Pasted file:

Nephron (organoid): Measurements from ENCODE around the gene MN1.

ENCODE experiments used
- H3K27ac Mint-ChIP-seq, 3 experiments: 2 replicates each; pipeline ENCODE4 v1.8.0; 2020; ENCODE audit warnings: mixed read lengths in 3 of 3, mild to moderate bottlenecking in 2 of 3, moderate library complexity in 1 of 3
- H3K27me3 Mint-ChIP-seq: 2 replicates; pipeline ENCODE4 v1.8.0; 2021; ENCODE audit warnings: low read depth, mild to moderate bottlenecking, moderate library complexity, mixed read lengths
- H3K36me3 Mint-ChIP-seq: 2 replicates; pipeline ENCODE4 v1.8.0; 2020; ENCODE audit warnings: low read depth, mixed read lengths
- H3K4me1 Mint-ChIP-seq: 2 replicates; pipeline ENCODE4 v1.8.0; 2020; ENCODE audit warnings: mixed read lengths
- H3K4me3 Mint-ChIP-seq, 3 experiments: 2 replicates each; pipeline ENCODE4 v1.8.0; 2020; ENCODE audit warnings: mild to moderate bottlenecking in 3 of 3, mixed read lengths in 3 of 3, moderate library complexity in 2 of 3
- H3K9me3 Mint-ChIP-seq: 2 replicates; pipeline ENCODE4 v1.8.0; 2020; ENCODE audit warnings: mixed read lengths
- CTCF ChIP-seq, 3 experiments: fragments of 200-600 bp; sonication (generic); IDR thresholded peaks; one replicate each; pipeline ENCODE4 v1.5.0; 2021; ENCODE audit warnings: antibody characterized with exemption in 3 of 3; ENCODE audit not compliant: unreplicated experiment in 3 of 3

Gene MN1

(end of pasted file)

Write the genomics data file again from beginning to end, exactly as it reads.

Nephron (organoid): Measurements from ENCODE around the gene MN1.

ENCODE experiments used
- H3K27ac Mint-ChIP-seq, 3 experiments: 2 replicates each; pipeline ENCODE4 v1.8.0; 2020; ENCODE audit warnings: mixed read lengths in 3 of 3, mild to moderate bottlenecking in 2 of 3, moderate library complexity in 1 of 3
- H3K27me3 Mint-ChIP-seq: 2 replicates; pipeline ENCODE4 v1.8.0; 2021; ENCODE audit warnings: low read depth, mild to moderate bottlenecking, moderate library complexity, mixed read lengths
- H3K36me3 Mint-ChIP-seq: 2 replicates; pipeline ENCODE4 v1.8.0; 2020; ENCODE audit warnings: low read depth, mixed read lengths
- H3K4me1 Mint-ChIP-seq: 2 replicates; pipeline ENCODE4 v1.8.0; 2020; ENCODE audit warnings: mixed read lengths
- H3K4me3 Mint-ChIP-seq, 3 experiments: 2 replicates each; pipeline ENCODE4 v1.8.0; 2020; ENCODE audit warnings: mild to moderate bottlenecking in 3 of 3, mixed read lengths in 3 of 3, moderate library complexity in 2 of 3
- H3K9me3 Mint-ChIP-seq: 2 replicates; pipeline ENCODE4 v1.8.0; 2020; ENCODE audit warnings: mixed read lengths
- CTCF ChIP-seq, 3 experiments: fragments of 200-600 bp; sonication (generic); IDR thresholded peaks; one replicate each; pipeline ENCODE4 v1.5.0; 2021; ENCODE audit warnings: antibody characterized with exemption in 3 of 3; ENCODE audit not compliant: unreplicated experiment in 3 of 3

Gene MN1